Advanced 5E, Low Fantasy Gaming, Shadowdark, and Tales of the Valiant are fine. They are new baseline game experiences. I am on board with all four of these games. They are entry points. Exciting things are coming for them. The first two are older but still great and compatible experiences.

Anything "5E" ports in, but this isn't the default option.

In One D&D, Wizards is asking groups to silently ban previous books, but that is already done in a way since there are so many horribly broken character builds people deny at their tables. This is the only way to play the game "clean room," and many will do just that.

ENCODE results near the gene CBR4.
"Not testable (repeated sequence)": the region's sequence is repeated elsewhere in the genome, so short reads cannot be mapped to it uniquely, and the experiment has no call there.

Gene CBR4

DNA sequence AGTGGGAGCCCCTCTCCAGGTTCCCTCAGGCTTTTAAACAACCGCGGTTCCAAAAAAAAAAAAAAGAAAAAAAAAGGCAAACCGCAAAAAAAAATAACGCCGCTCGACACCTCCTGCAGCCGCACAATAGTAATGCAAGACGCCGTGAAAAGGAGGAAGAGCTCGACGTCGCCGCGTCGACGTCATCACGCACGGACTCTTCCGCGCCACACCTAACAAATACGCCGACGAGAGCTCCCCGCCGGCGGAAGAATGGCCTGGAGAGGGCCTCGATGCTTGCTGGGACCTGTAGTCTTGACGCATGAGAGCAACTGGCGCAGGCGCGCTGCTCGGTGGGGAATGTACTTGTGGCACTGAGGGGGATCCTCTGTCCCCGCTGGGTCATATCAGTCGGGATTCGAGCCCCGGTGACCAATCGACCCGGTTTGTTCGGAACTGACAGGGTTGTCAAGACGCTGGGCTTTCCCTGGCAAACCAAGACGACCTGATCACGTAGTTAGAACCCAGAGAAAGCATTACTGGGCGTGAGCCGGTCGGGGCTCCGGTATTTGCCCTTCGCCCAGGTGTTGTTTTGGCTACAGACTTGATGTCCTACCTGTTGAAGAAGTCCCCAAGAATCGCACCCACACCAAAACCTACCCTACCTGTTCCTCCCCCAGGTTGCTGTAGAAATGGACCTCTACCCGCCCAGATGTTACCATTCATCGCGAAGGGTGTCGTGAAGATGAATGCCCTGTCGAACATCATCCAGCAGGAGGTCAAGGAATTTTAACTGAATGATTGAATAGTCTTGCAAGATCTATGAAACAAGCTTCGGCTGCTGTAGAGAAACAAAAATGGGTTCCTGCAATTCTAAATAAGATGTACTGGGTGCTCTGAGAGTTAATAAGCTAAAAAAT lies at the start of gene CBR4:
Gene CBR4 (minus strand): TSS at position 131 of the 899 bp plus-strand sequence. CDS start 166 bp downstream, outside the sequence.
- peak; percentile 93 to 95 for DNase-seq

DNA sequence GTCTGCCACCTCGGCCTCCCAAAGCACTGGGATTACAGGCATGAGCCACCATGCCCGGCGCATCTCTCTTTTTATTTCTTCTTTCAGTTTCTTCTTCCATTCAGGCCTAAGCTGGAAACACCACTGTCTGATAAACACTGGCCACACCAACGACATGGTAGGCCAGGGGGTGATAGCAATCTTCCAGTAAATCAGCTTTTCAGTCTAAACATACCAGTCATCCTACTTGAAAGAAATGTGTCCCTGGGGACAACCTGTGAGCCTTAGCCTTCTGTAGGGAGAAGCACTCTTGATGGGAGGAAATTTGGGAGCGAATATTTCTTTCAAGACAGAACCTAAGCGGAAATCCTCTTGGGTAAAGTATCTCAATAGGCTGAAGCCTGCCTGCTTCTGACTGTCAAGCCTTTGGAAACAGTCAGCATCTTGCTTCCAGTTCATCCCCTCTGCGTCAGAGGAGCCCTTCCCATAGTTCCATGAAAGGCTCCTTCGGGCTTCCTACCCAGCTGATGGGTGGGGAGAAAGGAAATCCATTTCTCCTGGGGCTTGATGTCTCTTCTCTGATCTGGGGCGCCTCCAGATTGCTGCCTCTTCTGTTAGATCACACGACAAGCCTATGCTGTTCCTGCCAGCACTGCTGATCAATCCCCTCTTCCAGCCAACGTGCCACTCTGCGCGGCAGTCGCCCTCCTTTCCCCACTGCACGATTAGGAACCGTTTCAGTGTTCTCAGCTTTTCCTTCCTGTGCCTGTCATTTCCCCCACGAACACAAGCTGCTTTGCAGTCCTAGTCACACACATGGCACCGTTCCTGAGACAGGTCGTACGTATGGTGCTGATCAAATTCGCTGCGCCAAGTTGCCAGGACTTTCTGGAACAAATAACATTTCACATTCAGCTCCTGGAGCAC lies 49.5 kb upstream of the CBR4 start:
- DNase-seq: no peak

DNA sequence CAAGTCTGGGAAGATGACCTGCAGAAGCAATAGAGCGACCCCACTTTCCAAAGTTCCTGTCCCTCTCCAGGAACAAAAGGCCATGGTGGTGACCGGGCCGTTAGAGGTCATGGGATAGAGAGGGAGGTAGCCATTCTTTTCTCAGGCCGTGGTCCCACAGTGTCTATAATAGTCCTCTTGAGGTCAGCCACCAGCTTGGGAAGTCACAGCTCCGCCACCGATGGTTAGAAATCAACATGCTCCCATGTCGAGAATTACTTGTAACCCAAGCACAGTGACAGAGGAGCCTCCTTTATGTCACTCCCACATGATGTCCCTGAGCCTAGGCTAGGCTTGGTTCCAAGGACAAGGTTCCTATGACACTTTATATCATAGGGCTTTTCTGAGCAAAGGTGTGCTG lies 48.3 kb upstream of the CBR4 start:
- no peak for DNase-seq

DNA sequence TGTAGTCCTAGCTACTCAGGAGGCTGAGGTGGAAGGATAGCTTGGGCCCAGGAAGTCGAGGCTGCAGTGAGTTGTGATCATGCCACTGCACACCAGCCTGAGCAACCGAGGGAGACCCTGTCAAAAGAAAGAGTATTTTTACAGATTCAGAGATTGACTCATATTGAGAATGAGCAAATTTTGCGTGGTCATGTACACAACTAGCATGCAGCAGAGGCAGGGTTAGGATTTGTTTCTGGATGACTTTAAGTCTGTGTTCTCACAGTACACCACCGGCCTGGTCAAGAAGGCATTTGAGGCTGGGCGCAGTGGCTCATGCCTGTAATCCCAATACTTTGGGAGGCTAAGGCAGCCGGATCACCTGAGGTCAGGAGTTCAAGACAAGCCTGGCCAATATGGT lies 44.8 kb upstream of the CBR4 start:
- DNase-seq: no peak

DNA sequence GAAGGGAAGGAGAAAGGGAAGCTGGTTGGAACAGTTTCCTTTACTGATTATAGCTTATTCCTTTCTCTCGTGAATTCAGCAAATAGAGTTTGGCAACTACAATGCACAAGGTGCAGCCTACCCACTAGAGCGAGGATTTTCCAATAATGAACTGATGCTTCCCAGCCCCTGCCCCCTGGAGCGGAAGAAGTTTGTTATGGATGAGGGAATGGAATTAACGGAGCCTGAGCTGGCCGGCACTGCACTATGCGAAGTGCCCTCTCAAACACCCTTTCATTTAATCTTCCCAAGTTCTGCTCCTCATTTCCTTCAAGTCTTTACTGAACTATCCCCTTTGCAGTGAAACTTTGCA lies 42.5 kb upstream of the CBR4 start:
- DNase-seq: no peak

But all the previous issues still need to be addressed, like too-much Darkvision and plenty of other problems that will force players to go to other games. I want the 5E-likes to do well since there are more 5E players in the pool. Fracturing will happen, but keeping players in a similar ruleset - no matter what - will keep the community and 3rd parties more robust. So even if you play "clean room One D&D," the problems are still there, baked in because of backward compatibility.

A redesign that breaks compatibility in just the critical problem areas is needed.

Which is what many of these newer 5E games are doing. They keep the spirit and play of 5E and fix the broken pieces. They establish new foundations.

Going to a "silent 6E" and hoping your fixes compare favorably to previous options - without being overly-complex power-gaming versions - is not a great strategy.

Thursday, July 20, 2023

Kickstarter: Shadow of the Weird Wizard